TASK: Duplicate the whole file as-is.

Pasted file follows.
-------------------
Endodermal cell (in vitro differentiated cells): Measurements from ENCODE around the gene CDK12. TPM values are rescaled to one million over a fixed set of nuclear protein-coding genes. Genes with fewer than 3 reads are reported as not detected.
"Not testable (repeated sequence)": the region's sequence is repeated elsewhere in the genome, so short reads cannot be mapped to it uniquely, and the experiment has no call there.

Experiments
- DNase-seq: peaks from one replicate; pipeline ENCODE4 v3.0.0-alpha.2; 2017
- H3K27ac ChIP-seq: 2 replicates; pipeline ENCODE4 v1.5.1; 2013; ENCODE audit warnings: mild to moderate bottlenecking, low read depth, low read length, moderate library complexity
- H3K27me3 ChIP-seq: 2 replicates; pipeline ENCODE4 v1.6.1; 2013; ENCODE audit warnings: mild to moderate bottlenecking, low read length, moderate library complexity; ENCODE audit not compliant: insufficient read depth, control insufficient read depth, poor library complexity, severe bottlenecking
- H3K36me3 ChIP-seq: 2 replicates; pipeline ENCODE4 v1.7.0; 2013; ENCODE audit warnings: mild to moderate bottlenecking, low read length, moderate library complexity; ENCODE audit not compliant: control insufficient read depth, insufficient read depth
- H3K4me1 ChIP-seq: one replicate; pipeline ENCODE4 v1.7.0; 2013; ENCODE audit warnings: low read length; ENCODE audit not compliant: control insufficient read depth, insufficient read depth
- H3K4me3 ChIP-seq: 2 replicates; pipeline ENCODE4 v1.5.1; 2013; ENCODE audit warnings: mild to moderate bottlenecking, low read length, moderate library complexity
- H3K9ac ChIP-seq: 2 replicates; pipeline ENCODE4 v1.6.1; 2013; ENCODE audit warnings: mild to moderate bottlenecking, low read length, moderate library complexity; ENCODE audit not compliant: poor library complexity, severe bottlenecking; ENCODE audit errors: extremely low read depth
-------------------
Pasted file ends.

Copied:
Endodermal cell (in vitro differentiated cells): Measurements from ENCODE around the gene CDK12. TPM values are rescaled to one million over a fixed set of nuclear protein-coding genes. Genes with fewer than 3 reads are reported as not detected.
"Not testable (repeated sequence)": the region's sequence is repeated elsewhere in the genome, so short reads cannot be mapped to it uniquely, and the experiment has no call there.

Experiments
- DNase-seq: peaks from one replicate; pipeline ENCODE4 v3.0.0-alpha.2; 2017
- H3K27ac ChIP-seq: 2 replicates; pipeline ENCODE4 v1.5.1; 2013; ENCODE audit warnings: mild to moderate bottlenecking, low read depth, low read length, moderate library complexity
- H3K27me3 ChIP-seq: 2 replicates; pipeline ENCODE4 v1.6.1; 2013; ENCODE audit warnings: mild to moderate bottlenecking, low read length, moderate library complexity; ENCODE audit not compliant: insufficient read depth, control insufficient read depth, poor library complexity, severe bottlenecking
- H3K36me3 ChIP-seq: 2 replicates; pipeline ENCODE4 v1.7.0; 2013; ENCODE audit warnings: mild to moderate bottlenecking, low read length, moderate library complexity; ENCODE audit not compliant: control insufficient read depth, insufficient read depth
- H3K4me1 ChIP-seq: one replicate; pipeline ENCODE4 v1.7.0; 2013; ENCODE audit warnings: low read length; ENCODE audit not compliant: control insufficient read depth, insufficient read depth
- H3K4me3 ChIP-seq: 2 replicates; pipeline ENCODE4 v1.5.1; 2013; ENCODE audit warnings: mild to moderate bottlenecking, low read length, moderate library complexity
- H3K9ac ChIP-seq: 2 replicates; pipeline ENCODE4 v1.6.1; 2013; ENCODE audit warnings: mild to moderate bottlenecking, low read length, moderate library complexity; ENCODE audit not compliant: poor library complexity, severe bottlenecking; ENCODE audit errors: extremely low read depth